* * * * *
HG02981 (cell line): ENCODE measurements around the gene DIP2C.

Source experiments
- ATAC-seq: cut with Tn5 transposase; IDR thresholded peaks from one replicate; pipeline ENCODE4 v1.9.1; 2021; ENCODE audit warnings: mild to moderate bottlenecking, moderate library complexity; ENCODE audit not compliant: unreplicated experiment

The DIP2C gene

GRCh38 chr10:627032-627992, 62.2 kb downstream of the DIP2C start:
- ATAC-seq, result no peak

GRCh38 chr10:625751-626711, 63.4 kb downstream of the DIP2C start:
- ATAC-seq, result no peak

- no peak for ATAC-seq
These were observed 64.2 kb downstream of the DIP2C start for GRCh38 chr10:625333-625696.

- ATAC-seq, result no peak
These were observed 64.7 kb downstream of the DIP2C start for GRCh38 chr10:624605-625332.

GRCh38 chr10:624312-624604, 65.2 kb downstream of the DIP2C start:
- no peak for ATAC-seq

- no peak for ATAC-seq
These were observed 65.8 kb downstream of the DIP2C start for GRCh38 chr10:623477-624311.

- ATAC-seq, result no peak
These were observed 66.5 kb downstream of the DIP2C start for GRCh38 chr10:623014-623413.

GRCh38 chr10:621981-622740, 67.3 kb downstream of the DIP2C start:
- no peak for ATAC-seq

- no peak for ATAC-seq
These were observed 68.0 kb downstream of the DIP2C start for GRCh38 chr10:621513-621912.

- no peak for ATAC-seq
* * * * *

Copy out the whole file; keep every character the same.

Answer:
HG02981 (cell line): ENCODE measurements around the gene DIP2C.

Source experiments
- ATAC-seq: cut with Tn5 transposase; IDR thresholded peaks from one replicate; pipeline ENCODE4 v1.9.1; 2021; ENCODE audit warnings: mild to moderate bottlenecking, moderate library complexity; ENCODE audit not compliant: unreplicated experiment

The DIP2C gene

GRCh38 chr10:627032-627992, 62.2 kb downstream of the DIP2C start:
- ATAC-seq, result no peak

GRCh38 chr10:625751-626711, 63.4 kb downstream of the DIP2C start:
- ATAC-seq, result no peak

- no peak for ATAC-seq
These were observed 64.2 kb downstream of the DIP2C start for GRCh38 chr10:625333-625696.

- ATAC-seq, result no peak
These were observed 64.7 kb downstream of the DIP2C start for GRCh38 chr10:624605-625332.

GRCh38 chr10:624312-624604, 65.2 kb downstream of the DIP2C start:
- no peak for ATAC-seq

- no peak for ATAC-seq
These were observed 65.8 kb downstream of the DIP2C start for GRCh38 chr10:623477-624311.

- ATAC-seq, result no peak
These were observed 66.5 kb downstream of the DIP2C start for GRCh38 chr10:623014-623413.

GRCh38 chr10:621981-622740, 67.3 kb downstream of the DIP2C start:
- no peak for ATAC-seq

- no peak for ATAC-seq
These were observed 68.0 kb downstream of the DIP2C start for GRCh38 chr10:621513-621912.

- no peak for ATAC-seq